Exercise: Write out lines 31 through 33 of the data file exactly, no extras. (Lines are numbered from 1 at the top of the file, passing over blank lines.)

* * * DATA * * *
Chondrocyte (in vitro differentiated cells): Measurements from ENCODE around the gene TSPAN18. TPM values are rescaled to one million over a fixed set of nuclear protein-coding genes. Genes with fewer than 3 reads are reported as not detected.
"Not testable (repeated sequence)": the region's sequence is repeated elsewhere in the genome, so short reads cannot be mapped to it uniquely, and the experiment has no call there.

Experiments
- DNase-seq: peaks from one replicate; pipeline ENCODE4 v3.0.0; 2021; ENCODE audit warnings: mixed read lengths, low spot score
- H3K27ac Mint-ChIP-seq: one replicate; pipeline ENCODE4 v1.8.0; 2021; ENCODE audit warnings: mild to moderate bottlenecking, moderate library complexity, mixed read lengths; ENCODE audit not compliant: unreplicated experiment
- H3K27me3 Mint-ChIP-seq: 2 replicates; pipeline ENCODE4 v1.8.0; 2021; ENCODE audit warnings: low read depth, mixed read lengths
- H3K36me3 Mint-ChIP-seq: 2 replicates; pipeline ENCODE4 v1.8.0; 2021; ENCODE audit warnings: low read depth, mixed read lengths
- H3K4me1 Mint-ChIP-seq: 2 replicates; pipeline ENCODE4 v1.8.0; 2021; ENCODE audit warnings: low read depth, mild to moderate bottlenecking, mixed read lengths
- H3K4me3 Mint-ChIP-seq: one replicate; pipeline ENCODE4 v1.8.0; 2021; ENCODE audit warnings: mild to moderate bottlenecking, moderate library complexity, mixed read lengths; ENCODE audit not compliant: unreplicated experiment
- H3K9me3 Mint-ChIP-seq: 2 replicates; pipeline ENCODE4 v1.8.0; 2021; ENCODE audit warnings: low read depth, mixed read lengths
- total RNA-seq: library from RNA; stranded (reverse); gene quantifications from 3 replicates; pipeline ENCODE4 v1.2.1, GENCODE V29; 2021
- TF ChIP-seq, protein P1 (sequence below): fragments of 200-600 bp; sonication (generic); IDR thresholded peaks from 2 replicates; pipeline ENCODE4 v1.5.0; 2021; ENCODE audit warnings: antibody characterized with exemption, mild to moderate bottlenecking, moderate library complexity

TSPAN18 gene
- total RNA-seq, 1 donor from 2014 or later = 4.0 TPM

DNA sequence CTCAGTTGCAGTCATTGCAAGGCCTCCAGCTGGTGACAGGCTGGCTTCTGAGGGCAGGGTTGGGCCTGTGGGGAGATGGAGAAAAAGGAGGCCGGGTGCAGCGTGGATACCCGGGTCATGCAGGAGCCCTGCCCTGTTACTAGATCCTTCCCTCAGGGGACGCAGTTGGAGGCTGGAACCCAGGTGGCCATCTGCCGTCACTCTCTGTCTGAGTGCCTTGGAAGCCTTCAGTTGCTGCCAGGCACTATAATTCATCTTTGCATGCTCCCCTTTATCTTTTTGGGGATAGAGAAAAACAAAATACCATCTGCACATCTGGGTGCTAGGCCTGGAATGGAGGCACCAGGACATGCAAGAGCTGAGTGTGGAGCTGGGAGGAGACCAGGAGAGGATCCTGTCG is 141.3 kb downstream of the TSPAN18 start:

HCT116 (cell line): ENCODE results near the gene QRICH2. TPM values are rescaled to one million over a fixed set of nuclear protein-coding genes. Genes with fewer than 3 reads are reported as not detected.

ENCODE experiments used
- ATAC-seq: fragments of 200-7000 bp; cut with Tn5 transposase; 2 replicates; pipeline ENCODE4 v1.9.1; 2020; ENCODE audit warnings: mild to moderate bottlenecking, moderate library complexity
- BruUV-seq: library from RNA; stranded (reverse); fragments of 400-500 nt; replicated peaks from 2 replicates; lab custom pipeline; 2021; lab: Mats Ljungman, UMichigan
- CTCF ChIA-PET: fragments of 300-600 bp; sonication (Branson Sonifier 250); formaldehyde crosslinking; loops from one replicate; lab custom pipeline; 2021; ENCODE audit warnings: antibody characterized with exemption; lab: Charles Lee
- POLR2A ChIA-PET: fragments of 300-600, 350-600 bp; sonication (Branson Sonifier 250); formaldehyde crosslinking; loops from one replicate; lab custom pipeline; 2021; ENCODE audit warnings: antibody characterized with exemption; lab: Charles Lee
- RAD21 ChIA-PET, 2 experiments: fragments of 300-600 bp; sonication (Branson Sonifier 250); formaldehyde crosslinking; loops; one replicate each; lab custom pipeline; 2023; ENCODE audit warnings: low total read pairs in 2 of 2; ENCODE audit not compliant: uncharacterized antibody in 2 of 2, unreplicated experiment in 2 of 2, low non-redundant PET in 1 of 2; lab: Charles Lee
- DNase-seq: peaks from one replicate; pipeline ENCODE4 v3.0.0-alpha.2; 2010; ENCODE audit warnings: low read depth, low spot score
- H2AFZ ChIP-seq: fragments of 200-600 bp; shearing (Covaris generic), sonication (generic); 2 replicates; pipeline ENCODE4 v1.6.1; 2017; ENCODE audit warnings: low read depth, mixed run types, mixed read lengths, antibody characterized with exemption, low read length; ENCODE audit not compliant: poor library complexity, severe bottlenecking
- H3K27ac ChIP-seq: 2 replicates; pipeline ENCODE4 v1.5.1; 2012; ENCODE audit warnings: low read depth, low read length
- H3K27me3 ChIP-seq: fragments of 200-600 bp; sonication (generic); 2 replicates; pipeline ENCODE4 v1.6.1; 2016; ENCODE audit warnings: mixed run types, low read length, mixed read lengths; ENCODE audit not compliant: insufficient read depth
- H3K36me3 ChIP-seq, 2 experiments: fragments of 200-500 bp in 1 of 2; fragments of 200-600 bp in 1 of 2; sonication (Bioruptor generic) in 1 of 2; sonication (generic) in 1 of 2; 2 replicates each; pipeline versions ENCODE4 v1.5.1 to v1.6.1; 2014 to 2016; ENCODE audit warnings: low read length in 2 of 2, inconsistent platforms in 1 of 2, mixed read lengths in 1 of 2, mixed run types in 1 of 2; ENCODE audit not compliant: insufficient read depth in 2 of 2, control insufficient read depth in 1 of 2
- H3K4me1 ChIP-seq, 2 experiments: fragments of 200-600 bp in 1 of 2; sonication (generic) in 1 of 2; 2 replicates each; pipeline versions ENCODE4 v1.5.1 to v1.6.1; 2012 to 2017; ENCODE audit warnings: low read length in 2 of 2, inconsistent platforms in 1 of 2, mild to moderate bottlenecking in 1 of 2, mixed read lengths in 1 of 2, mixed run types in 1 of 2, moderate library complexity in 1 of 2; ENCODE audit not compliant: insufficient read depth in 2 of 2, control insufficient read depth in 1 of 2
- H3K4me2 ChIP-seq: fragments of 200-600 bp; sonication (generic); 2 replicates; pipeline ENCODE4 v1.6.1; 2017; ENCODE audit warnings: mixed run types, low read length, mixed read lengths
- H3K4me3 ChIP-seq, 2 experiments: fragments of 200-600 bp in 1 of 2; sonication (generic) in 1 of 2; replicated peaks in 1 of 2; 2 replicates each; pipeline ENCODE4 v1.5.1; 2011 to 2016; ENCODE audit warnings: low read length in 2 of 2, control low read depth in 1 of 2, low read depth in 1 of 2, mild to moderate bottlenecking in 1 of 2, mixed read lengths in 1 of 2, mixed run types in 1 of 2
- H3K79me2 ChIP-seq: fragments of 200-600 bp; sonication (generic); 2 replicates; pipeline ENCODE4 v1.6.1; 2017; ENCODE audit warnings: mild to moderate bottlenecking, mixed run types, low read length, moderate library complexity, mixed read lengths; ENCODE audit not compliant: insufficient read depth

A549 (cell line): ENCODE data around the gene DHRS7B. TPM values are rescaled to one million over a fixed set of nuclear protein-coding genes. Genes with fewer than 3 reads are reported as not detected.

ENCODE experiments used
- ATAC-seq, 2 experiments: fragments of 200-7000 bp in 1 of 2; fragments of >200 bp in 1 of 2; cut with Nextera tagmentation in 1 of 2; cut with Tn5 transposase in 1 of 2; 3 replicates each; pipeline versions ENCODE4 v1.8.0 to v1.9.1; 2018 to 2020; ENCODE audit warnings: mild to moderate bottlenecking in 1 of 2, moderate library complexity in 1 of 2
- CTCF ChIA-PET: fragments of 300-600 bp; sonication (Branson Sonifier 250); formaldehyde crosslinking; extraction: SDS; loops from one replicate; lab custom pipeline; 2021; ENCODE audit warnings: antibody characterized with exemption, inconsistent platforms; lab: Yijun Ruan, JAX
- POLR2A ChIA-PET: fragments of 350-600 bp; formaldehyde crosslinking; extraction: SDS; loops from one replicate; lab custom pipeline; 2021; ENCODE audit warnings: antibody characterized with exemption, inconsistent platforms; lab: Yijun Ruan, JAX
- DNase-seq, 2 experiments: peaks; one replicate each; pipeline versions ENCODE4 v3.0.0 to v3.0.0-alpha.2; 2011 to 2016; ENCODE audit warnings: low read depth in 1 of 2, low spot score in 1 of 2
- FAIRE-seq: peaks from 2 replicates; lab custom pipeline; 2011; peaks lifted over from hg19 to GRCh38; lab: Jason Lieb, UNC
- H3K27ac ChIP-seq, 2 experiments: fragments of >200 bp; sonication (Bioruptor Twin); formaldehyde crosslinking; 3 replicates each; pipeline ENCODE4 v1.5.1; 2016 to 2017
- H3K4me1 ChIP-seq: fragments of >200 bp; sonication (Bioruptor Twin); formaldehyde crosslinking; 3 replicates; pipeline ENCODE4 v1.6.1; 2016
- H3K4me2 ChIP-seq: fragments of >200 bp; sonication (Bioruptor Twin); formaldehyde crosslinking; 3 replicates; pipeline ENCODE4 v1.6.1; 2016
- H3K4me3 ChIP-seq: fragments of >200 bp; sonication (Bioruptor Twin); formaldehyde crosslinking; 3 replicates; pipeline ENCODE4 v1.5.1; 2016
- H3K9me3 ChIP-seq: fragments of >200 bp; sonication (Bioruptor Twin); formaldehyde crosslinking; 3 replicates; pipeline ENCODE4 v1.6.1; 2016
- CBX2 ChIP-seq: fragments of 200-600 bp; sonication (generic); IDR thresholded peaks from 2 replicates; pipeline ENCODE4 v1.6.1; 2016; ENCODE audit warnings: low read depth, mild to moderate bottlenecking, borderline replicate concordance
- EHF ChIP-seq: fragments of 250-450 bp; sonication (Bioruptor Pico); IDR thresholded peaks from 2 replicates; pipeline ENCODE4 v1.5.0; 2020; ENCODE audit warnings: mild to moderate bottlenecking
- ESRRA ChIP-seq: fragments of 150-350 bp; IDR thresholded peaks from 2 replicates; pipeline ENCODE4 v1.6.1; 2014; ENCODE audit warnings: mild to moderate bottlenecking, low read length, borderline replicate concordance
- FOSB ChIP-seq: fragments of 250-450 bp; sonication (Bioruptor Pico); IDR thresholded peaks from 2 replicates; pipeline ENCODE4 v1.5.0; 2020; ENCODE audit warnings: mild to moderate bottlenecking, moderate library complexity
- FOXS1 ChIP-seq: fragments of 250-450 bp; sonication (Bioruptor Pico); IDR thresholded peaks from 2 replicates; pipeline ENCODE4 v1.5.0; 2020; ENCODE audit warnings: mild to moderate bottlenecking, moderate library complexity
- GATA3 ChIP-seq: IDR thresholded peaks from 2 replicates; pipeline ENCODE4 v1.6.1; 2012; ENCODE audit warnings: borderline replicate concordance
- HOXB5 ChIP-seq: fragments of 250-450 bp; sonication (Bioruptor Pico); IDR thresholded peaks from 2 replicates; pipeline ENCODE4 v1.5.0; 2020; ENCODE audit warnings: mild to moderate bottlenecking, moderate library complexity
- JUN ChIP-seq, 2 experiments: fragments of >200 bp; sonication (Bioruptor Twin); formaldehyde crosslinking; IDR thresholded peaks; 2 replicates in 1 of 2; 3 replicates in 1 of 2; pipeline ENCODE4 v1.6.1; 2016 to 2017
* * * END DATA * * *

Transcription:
- H3K79me2 ChIP-seq: fragments of 200-600 bp; sonication (generic); 2 replicates; pipeline ENCODE4 v1.6.1; 2017; ENCODE audit warnings: mild to moderate bottlenecking, mixed run types, low read length, moderate library complexity, mixed read lengths; ENCODE audit not compliant: insufficient read depth

A549 (cell line): ENCODE data around the gene DHRS7B. TPM values are rescaled to one million over a fixed set of nuclear protein-coding genes. Genes with fewer than 3 reads are reported as not detected.

ENCODE experiments used